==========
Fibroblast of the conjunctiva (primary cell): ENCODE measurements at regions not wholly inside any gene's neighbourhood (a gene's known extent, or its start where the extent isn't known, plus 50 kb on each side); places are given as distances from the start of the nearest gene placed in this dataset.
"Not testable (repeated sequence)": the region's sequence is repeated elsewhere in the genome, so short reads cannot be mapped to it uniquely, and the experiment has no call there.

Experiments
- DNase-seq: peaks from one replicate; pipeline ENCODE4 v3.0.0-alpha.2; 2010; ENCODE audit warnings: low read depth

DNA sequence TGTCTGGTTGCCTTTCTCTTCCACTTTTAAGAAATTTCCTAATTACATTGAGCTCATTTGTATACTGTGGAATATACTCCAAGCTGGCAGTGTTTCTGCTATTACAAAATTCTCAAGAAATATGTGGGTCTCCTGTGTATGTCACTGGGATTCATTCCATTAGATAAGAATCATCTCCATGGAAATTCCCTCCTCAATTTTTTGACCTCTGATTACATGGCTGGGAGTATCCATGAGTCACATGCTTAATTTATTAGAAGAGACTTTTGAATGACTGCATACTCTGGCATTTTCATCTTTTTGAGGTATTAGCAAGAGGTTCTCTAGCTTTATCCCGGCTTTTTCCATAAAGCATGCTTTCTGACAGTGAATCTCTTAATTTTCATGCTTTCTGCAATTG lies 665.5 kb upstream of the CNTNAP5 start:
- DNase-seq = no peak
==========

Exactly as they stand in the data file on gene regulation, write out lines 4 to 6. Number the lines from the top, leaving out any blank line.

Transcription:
- DNase-seq: peaks from one replicate; pipeline ENCODE4 v3.0.0-alpha.2; 2010; ENCODE audit warnings: low read depth

DNA sequence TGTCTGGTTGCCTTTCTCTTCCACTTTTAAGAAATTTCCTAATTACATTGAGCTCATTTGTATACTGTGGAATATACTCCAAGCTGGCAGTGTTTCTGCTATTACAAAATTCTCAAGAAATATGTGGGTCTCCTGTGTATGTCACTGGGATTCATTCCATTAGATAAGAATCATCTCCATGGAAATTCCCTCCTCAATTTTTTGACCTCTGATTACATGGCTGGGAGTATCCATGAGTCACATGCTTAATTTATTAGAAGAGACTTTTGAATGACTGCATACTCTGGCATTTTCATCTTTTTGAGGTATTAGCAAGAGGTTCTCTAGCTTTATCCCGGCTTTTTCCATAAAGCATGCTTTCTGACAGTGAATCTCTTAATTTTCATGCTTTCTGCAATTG lies 665.5 kb upstream of the CNTNAP5 start:
- DNase-seq = no peak